Justice Gogoi told the counsel that the offences of rape and murder do occur and, therefore, they cannot constitute rarest of rare offences, simply because they are committed by the same accused in succession. 'Would we need something more to make the offence a rarest of rare offence?', he asked the counsel.

Justice Gogoi then asked the counsel to respond to the 2 mitigating circumstances in Umesh's favour: he was just 29 at the time of commission of the offence, and he spared the life of the 7-year old boy of the deceased, who was a witness to the crime.

Put in this context, Justice Gogoi expressed his dissatisfaction with the court's sentencing policy, and asked the counsel to examine the sentencing policy followed in other countries. "I suggest this not for the purposes of deciding this case, but may be one can write an article. Perhaps other countries too face the same problem like us. How do you interpret the words "may extend to" and "shall not be less than" used while prescribing the sentence for some offences?," he asked.

When the counsel said 29 years cannot be construed as a young age, and therefore, a mitigating factor, Justice Gogoi responded by saying being young cannot be equated with the age of a juvenile either.

While the counsel laid stress on Umesh's incapacity for reform because of his repetitive offences, Justice Gogoi appeared to favour the idea proposed by a previous bench that mitigating circumstances in favour of the convict must be nil, before the rarest of rare test is applied.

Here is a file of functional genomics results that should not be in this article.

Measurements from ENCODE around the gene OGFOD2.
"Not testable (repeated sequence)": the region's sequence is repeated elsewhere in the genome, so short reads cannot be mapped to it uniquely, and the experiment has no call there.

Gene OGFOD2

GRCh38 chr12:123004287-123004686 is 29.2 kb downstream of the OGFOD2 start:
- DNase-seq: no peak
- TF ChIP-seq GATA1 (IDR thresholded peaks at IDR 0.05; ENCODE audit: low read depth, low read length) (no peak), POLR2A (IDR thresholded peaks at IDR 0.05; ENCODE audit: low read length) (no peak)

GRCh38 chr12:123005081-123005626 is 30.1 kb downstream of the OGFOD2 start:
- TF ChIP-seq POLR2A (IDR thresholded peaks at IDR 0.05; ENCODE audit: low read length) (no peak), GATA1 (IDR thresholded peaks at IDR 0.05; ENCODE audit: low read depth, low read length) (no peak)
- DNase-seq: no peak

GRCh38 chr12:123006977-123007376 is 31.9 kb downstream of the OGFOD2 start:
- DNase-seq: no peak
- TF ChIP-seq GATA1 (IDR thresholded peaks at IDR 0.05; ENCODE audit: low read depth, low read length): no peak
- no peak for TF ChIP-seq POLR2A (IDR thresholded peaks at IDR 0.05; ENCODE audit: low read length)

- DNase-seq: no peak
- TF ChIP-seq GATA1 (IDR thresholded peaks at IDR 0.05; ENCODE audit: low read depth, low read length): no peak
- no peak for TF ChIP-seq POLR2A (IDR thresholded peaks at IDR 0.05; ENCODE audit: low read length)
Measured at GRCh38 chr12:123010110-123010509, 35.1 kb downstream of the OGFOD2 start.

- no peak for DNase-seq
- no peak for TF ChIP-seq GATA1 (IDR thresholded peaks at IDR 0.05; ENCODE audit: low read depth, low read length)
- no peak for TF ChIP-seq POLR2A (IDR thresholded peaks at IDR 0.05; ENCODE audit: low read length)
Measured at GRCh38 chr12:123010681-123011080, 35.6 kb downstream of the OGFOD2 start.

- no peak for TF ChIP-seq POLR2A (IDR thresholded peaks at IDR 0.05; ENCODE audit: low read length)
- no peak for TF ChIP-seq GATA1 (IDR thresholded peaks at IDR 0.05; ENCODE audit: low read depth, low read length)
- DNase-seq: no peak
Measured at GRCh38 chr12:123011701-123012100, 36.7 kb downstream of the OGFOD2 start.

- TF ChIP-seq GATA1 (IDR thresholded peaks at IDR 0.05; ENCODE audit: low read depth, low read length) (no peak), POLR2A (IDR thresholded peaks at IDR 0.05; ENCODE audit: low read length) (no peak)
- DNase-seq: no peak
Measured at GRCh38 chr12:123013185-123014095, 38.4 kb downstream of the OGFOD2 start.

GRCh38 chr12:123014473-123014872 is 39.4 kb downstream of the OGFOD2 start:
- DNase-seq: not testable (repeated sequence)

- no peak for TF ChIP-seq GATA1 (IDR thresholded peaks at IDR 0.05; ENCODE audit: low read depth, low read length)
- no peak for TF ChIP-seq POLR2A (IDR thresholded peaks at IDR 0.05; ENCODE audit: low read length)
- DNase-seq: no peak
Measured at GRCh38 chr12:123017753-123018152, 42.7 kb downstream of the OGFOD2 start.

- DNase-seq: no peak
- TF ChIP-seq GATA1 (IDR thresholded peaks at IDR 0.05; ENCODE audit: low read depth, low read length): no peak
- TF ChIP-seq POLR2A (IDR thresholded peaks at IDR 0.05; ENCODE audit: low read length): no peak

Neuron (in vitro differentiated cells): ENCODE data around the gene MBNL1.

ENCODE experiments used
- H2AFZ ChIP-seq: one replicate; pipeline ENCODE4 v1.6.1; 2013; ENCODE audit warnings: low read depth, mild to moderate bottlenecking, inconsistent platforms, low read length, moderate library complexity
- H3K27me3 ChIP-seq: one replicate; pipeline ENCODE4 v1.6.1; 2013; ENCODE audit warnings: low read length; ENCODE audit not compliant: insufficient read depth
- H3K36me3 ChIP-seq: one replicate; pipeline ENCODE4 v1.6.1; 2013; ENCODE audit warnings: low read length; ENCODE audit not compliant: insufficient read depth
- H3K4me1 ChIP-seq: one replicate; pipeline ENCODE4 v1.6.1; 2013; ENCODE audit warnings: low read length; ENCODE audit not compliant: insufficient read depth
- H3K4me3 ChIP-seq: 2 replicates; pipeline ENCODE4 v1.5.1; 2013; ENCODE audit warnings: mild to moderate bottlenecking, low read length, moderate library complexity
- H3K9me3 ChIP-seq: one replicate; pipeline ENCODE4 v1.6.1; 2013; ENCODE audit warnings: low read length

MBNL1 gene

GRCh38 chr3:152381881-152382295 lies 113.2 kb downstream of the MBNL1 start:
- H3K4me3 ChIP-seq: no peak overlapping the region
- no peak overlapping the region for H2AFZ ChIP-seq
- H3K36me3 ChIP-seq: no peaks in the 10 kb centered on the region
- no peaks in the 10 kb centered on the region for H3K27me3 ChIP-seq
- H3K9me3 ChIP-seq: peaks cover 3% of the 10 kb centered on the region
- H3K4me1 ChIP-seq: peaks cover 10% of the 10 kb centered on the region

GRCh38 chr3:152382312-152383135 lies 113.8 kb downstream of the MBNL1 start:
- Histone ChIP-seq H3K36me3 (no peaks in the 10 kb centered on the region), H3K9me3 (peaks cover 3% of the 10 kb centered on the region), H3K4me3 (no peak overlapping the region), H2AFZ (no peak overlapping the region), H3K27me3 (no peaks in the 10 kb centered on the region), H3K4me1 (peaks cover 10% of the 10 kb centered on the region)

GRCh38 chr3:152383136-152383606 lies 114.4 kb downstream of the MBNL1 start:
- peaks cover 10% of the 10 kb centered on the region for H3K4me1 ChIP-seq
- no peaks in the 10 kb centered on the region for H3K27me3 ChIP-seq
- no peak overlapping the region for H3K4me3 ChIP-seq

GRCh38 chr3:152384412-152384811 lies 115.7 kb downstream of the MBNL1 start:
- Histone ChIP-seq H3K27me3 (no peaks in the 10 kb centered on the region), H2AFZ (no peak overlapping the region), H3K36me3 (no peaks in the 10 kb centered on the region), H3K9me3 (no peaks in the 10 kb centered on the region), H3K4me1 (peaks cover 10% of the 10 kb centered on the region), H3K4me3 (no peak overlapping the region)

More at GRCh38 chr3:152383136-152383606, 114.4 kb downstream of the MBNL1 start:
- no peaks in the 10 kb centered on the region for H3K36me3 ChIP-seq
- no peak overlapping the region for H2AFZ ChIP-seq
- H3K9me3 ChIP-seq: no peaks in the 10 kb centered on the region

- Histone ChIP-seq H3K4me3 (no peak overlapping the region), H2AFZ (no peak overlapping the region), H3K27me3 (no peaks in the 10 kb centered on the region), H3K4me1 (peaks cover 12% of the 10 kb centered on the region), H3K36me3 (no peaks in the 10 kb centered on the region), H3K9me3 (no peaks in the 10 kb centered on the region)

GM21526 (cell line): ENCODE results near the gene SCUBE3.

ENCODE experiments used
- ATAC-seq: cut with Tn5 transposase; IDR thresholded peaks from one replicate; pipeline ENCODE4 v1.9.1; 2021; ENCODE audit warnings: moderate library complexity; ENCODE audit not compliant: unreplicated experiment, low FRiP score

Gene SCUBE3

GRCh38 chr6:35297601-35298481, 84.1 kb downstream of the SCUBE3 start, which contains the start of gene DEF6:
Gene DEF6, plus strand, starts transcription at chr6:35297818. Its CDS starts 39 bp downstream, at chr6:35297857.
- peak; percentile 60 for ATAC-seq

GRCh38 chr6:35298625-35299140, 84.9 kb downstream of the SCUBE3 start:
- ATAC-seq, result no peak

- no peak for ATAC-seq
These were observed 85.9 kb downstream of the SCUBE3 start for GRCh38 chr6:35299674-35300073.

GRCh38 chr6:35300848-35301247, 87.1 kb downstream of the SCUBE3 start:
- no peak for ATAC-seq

While the bench has reserved its verdict in this case, Justice Gogoi's observations on sentencing policy assume significance, especially in the context of the recent trend among Supreme Court judges to quantify the life sentence as an alternative to the death sentence.

As Umesh has already completed about 17 years imprisonment, he will be eligible for remission if Justice Gogoi's bench merely confirms his life sentence, and sets aside his death sentence. In order to keep him in prison for a few more years, the bench has to quantify his life sentence, and declare it beyond the remission powers of the state government. While life sentence means the entire remaining life of the convict, the quantification will apply to the period when the state government cannot exercise its remission powers, even after the statutory period of 14 years.

The trend, which was first started in the Swami Shraddhananda case in 2008, by a 3-Judge bench, was confirmed by a 5-Judge Constitution bench in Sriharan @Murugan last year.

On September 16, another 3-judge bench found this sentencing policy innovative, and followed it while altering the death sentence of a convict, sentenced for rape and murder of a child, to imprisonment for 25 years without remission.

Justice Gogoi bench's judgment in Umesh's case is expected to carry this debate on quantifying the life sentence - as an alternative to the death penalty - further.

Source: thewire.in, September 20, 2016